There are few ways through a snare line. Poachers will string up dozens of these simple killing devices across commonly-used wildlife corridors, and like fishing nets spanning a river, one of them will usually catch something.
It’s as cheap and easy a way to poach wild animals for bushmeat, as it is ruthless and indiscriminate. If your head fits through the hole, you’re in trouble, as this camel recently discovered.
Snares are usually set to catch victims by the neck as they walk through. Wild animals will struggle to break free, pulling the snare tighter and tighter and often strangling themselves in the process. This camel, obviously used to being tied up, adopted a far calmer approach to the problem and simply lay down to wait for a human.
Luckily some came along, in the form of rangers conducting a de-snaring sweep of the area. This was part of a bigger operation over the last couple of weeks, where Big Life rangers partnered with the Kenya Wildlife Service to patrol a large area in the far reaches of Big Life’s operating area, along the western edge of Tsavo West National Park.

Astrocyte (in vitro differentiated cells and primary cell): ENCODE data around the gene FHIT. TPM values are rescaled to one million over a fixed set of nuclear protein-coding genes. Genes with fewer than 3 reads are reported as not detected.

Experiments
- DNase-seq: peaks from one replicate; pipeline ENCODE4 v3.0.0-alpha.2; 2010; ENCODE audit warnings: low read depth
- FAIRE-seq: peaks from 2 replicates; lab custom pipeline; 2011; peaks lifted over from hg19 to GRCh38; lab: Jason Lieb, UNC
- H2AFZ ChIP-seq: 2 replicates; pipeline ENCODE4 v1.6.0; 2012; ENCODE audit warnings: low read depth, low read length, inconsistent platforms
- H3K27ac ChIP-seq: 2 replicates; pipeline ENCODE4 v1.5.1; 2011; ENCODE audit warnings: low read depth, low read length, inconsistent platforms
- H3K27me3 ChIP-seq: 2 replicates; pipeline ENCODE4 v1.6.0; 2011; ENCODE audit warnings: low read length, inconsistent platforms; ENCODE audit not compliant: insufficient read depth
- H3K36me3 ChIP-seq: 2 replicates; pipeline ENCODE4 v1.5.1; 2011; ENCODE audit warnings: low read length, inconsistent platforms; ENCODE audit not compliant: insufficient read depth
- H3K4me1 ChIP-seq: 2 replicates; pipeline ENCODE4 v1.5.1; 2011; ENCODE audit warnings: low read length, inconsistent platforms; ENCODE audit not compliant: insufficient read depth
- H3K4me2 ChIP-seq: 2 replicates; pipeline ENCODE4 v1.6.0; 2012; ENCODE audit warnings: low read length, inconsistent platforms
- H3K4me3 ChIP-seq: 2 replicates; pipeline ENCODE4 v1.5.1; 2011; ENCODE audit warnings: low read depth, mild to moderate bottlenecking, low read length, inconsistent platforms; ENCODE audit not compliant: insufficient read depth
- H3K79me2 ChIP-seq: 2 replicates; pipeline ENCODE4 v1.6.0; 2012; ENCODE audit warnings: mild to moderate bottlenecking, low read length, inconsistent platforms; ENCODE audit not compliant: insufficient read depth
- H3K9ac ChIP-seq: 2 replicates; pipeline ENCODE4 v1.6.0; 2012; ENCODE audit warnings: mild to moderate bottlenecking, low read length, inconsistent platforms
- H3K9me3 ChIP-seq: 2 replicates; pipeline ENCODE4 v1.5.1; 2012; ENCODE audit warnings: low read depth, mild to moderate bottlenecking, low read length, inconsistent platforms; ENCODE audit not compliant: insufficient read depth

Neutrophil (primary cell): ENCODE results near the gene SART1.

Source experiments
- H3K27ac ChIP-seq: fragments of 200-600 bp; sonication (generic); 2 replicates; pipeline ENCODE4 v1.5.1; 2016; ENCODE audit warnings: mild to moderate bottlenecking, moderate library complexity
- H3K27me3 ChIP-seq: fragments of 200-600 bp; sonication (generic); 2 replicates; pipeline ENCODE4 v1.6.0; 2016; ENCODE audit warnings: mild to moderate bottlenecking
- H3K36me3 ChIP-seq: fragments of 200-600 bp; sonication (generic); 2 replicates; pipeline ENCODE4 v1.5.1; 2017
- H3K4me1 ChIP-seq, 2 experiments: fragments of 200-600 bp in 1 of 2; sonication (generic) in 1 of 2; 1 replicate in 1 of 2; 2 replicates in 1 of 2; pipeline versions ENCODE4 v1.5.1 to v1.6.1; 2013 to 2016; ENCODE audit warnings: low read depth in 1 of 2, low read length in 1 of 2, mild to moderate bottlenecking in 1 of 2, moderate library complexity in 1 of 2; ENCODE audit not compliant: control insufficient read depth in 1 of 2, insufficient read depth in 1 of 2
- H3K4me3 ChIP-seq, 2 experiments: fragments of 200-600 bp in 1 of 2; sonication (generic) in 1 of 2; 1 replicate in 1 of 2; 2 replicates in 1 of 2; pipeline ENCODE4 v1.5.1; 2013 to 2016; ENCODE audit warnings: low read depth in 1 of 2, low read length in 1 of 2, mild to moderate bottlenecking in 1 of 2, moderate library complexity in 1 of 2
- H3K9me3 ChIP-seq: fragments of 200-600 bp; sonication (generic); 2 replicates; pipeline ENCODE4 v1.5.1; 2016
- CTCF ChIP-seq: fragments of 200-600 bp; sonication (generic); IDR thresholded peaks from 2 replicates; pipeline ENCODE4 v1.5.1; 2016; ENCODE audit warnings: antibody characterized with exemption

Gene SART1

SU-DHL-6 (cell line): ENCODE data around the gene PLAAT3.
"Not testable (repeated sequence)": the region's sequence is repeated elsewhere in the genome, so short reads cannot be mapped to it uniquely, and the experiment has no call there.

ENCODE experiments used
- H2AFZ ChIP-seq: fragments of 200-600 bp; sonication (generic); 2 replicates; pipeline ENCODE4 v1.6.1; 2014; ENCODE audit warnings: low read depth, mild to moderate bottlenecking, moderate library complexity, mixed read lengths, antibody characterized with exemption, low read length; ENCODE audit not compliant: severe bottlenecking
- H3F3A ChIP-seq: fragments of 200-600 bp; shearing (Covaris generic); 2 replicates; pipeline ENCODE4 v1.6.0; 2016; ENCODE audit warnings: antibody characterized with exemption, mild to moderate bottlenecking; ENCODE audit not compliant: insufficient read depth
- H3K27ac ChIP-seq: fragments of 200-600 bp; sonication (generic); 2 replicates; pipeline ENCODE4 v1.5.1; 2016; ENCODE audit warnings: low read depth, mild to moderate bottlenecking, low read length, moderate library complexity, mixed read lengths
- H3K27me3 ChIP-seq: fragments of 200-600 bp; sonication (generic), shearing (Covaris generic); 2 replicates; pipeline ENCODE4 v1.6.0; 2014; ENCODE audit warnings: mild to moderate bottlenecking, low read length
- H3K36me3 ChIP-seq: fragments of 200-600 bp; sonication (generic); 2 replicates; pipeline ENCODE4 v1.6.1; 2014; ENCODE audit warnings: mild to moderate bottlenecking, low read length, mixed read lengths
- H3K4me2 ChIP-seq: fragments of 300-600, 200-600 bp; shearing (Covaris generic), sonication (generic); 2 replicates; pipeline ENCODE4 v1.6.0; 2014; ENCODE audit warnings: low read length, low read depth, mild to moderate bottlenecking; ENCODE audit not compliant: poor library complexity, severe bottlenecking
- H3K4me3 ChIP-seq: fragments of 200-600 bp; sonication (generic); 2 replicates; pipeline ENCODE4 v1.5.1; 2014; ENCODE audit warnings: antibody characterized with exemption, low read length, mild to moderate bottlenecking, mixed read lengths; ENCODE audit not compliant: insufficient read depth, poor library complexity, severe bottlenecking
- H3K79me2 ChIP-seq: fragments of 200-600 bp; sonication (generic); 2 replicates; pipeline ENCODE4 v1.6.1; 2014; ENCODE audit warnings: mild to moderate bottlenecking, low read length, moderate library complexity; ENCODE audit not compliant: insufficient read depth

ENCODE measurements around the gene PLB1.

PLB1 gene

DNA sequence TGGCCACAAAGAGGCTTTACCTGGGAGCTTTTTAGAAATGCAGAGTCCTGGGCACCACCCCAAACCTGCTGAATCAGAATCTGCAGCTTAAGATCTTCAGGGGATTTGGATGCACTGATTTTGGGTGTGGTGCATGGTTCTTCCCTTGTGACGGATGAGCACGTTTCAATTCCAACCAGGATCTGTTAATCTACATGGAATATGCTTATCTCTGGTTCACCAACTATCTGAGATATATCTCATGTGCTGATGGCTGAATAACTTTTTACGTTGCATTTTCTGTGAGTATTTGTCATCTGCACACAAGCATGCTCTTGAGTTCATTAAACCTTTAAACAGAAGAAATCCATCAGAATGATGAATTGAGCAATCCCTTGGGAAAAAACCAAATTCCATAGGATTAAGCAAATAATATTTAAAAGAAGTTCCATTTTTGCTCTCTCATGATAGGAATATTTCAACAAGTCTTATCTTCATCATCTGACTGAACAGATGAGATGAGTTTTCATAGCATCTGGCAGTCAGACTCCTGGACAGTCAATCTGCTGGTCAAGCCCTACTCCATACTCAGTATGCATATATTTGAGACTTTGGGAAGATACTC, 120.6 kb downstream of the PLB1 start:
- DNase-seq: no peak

Community informers had reported an increase in snares in the area, and rangers have now pulled out and destroyed 45 (and counting). We are receiving more and more of these reports, particularly on the borders of our operating area, which suggests that bushmeat poaching is on the increase.
It is as we’ve feared. The economic impacts of COVID-19 are being felt in Kenya as they are across the world, and it seems that many are turning to poaching. We hope that this COVID-19 storm will pass quickly. Until it does, our entire ranger network is on high alert.